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Paul / 226 items

N 3.3K B 111.1K C 321 E Nov 11, 2017 F Dec 11, 2017
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Just down the coast from the fabulously named Chemical Beach, we find ourselves at Hartlepool, home of the abandoned Steetley Magnesite works, one of my favourite locations on this stretch of coastline. Now if you want turquoise waters and swaying palm trees, this probably isn’t the place for you. But if you want a decommissioned industrial pier along with plenty of stuff sticking out of the sand to act as foreground interest, then you may find it worth a trip.

So, what’s the real fascination for me? I mean, I’ve shot here before and to be honest it’s not somewhere to take the family on holiday.

Well, here’s the thing- having been unfortunate enough to break both legs this year in separate accidents, the hospital has suggested that I may wish to exercise a little more caution on my photographic excursions. Although they did put it in slightly more colourful terms than that. And so, as long as you don’t mind the pre-dawn walk down the abandoned railway tunnel, followed by a nice gentle stroll through a rubble strewn wasteland, there really is nothing here to injure the hapless photographer. And the reward? Well, just look at it. A hugely dangerous old pier for the local fisherman to fall off surrounded by lots of partially buried wooden posts and rusting metal. In terms of risk to reward ratio, it’s a winner.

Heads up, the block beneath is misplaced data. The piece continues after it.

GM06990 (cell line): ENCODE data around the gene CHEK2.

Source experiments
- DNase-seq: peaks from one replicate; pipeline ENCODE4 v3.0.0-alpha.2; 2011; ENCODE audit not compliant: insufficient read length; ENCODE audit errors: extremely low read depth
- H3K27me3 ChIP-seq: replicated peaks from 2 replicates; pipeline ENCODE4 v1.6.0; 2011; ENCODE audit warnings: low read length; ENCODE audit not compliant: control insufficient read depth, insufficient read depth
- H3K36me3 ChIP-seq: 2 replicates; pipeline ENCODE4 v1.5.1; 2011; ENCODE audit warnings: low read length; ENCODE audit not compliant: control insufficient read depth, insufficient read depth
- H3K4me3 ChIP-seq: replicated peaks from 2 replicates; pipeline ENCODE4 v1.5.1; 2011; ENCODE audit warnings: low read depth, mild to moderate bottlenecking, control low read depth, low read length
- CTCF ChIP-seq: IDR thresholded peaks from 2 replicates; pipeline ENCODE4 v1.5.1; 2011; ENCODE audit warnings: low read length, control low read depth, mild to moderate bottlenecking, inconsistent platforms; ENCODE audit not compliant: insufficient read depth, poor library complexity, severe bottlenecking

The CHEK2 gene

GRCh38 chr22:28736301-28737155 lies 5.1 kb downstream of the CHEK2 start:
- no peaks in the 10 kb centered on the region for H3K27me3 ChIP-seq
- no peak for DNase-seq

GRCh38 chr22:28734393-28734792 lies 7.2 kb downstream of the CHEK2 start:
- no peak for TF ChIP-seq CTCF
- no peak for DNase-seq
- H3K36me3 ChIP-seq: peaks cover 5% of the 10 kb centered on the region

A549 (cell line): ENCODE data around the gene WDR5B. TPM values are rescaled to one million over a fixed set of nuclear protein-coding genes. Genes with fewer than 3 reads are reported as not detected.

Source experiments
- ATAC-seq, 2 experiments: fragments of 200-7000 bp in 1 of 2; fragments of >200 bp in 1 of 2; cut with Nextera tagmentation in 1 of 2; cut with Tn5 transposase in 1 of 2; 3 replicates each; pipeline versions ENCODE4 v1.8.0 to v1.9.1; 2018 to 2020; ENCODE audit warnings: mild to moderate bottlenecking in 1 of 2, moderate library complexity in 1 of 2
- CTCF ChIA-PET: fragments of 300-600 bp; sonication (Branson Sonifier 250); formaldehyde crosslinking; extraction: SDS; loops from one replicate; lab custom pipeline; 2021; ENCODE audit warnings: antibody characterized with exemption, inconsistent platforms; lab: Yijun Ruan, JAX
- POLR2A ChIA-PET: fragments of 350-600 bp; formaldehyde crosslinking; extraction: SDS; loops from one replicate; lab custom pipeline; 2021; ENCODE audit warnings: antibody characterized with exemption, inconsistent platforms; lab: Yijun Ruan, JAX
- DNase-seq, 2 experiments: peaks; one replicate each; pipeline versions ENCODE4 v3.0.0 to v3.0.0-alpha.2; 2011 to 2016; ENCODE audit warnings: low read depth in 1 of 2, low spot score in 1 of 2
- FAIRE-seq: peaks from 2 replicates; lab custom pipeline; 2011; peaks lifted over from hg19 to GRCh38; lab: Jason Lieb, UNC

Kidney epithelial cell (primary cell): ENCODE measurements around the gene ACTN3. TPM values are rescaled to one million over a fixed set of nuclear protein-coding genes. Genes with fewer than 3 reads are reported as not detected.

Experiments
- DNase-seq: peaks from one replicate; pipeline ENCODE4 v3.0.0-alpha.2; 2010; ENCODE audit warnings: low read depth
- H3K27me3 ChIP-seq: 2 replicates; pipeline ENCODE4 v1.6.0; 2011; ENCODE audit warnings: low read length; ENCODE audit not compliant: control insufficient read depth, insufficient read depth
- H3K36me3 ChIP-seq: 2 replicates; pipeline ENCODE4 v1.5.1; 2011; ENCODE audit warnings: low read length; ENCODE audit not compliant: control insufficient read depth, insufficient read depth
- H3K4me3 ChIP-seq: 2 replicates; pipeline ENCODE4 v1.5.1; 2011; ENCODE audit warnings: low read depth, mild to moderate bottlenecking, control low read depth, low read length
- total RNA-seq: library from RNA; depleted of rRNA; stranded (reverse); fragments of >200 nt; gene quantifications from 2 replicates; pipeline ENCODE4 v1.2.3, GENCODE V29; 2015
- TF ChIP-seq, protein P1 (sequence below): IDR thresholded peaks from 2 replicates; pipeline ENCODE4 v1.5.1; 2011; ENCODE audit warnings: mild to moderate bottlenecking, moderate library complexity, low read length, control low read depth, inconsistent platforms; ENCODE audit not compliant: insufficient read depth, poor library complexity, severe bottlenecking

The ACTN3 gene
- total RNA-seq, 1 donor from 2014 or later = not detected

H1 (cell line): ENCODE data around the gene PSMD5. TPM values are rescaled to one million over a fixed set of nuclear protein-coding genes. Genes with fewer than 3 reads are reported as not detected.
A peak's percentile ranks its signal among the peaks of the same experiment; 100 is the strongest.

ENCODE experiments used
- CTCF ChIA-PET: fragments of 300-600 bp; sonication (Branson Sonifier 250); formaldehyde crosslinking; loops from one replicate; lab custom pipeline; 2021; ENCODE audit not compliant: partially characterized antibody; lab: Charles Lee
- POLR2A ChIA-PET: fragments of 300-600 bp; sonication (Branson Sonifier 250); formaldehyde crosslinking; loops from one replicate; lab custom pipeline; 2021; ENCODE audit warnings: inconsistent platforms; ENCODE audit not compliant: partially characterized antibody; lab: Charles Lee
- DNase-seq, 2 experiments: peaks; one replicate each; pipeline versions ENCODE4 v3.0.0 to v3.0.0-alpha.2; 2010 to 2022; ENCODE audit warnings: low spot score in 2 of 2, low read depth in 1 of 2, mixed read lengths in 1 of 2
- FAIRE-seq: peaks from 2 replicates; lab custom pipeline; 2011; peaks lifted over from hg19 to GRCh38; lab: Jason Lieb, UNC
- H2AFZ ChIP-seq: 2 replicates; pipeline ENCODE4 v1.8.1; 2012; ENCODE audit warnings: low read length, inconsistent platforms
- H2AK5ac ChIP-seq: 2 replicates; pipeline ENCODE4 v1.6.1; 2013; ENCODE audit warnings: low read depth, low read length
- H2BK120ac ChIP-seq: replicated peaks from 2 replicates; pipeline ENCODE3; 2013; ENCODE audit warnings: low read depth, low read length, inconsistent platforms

And on a cold winter’s morning with the sun struggling to climb above the horizon, there are very few places I’d rather be.

Now those steps up the side………


Tags:   UNITED KINGDOM UK STEETLEY PIER HARTLEPPOL SUNRISE DAWN POSTS WATER REFLECTIONS SAND WET SEASCAPE WOODEN OLD DECAY DERELICT DECOMMISSIONED COLOUR LIGHT WARM NIKON D810 LONG EXPOSURE ND GRADS

N 1.0K B 10.1K C 203 E Jan 2, 2017 F Dec 8, 2017
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A huge thank you to all my contacts and followers.

This image made #1 in Top Photos From the UK 2017 (www.flickr.com/photos/flickr/galleries/72157663386133758/...) and was included in the Top 25 Photos on Flickr From Around the World in 2017 (blog.flickr.net/2017/12/07/top-25-photos-on-flickr-in-201...).

Like many of you, I have no idea how this happened but thanks for all your support this year and have a fabulous Xmas.

Congrats also to a number of my contacts whose amazing work far outshines mine.

Tags:   REPOST UK FLOW

N 3.1K B 100.2K C 342 E Nov 24, 2017 F Dec 1, 2017